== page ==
Women will speak with their vote on Election Day

         Mitt Romney and Barack Obama have focused on appealing to women in their campaigns, which could determine the election. On Nov. 6, the women’s vote will show which candidate best represents their views, and could shape the future of women’s rights.

            Romney, the Republican candidate, hasn’t focused on women’s rights himself. However, his party has received criticism after the comments made by Todd Akin and Richard Mourdock’s regarding rape.

            President Obama and the Democratic Party have used the comments to try to show women voters that Romney isn’t fighting for their rights, and that if Romney were elected, women may lose their reproductive rights.

            Evelyn Glazier, Vice President of Richmond’s League of Women Voters chapter, spoke of the importance of voting, not only for women, but also for all eligible voters.

            Glazier stressed the importance of voting in elections, and said she thought women could play an important role in “whatever the outcomes are at all levels.” She said voters should “vote every year,” not just in presidential elections. “We want everybody to vote. We certainly want women to vote,” Glazier said.

            Victoria Bragunier, President of Richmond’s National Organization for Women, works for women’s rights and equality with her organization. She thinks women voters in Virginia will pay attention to women’s rights. “We’re very conscience of just how much is on the line,” Bragunier said.

            For the presidential election, Bragunier said that many women would base their vote on their worldview, which varies depending on where they live. “For many women, they’re going to vote based on clear cut women’s issues…I talk to other women, and…. they really talk more about the economy,” she said.

            With both candidates focused on winning the vote of women in swing states, Bragunier said she’s spoken to some women that are “disgusted,” and not even voting. “That’s been really upsetting for me to hear…They’ve give up that anything’s really going to be accomplished…I’m hoping they change their minds.”

            Bragunier hopes those women will decide to vote. “It’s something really precious and you need to have that right and actually use it,” Bragunier said.

            Republicans have focused mostly on appealing to voters based on the economy, and promising a change from the last four years under Obama.

            Erica Giovanni, a former member of Richmond GOP’s governing executive committee, thinks the women’s vote is critical for both presidential candidates. “It’s not just important, it’s essential…more and more women are voting, more and more women are becoming educated,” Giovanni said about winning the vote of women, especially Virginia, a swing state.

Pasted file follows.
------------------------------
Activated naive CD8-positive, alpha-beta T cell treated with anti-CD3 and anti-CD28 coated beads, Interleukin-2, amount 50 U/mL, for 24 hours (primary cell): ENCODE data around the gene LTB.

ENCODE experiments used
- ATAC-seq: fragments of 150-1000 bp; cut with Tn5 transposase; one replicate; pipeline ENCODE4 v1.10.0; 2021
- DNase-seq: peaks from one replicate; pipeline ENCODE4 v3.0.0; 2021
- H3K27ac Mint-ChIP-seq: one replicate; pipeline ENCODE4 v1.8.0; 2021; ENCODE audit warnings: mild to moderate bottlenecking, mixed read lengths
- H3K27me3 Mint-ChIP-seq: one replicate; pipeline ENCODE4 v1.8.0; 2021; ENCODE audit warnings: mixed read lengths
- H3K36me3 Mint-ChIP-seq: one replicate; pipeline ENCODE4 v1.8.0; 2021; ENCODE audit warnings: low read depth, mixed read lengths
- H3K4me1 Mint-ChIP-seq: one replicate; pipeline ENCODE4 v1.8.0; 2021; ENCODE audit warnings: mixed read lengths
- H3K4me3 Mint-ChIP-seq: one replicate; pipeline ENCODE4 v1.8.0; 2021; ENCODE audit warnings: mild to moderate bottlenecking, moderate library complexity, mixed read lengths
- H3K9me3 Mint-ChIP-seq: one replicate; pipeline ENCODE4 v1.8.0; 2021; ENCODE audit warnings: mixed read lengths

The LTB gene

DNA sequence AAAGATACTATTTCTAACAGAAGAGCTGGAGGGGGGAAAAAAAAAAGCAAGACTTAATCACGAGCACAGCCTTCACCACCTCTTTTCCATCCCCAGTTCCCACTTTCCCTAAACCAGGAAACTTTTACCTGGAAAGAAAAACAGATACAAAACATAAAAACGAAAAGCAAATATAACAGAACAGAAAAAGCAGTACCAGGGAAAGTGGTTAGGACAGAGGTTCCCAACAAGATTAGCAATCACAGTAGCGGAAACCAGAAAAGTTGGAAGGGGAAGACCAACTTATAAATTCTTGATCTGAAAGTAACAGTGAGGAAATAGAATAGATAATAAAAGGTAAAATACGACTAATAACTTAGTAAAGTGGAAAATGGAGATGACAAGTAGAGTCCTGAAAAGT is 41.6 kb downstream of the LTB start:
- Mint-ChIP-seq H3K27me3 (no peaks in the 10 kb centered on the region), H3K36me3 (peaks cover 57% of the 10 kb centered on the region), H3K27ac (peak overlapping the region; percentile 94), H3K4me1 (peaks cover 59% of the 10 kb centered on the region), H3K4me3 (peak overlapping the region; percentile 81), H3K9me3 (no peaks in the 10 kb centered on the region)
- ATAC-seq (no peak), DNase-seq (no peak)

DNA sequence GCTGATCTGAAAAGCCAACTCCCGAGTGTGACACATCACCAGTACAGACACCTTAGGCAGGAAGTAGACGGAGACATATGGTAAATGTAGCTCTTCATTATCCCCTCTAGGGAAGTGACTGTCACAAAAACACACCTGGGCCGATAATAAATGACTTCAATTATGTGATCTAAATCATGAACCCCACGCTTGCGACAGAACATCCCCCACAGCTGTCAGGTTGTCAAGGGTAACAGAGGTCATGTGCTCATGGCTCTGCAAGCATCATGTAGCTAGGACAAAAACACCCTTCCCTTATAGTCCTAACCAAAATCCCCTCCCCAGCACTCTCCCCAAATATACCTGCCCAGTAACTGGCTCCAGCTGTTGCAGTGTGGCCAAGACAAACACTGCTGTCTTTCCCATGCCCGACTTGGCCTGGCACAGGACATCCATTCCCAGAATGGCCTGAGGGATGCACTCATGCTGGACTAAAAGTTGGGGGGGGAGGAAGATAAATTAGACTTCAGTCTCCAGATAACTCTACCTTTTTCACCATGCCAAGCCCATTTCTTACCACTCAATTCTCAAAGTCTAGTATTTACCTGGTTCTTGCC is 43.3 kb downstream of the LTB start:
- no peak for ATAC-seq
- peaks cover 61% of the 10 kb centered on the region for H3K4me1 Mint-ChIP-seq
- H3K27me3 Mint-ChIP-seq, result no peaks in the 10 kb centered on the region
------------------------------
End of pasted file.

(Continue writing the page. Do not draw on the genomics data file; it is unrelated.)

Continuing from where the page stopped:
Giovanni admitted that the national discussion on women’s reproductive rights may have turned some women away from the Republican party, but thinks the country’s economic status should take priority over social issues. “This is an election about deficit reduction, it’s about creating jobs, it’s about…making sure more people are put back to work,” she said.

            When it comes to women voters, Giovanni is concerned that they’re “distracted by issues that aren’t really of the utmost importance in this election.” If women base their vote on creating jobs and reducing the deficit, Giovanni thinks the Republican Party best matches their views.

            “I think women who actually have their priorities straight and aren’t getting distracted by the Democratic agenda…are leaning toward Romney,” Giovanni said.

            Women aren’t the only ones that have been paying attention to women’s rights, however. Harrison Sun, a VCU student in the “social media and presidential race” class, thinks men pay attention to women’s rights because of their significant others.

            “They care about their significant other, so they will care what their wives or girlfriends think about,” Sun said.

            Along with women’s rights, the economy, jobs and education are important topics to Sun. Although Sun did consider women’s rights when choosing what candidate to support, he thinks most voters will base their vote on the economy. “Many are fed up and just want something fresh and new. People are not paying attention as much to the social issues,” he said.

            Voters will find out what issues are most important, and which candidate will secure the women’s vote on November 6.

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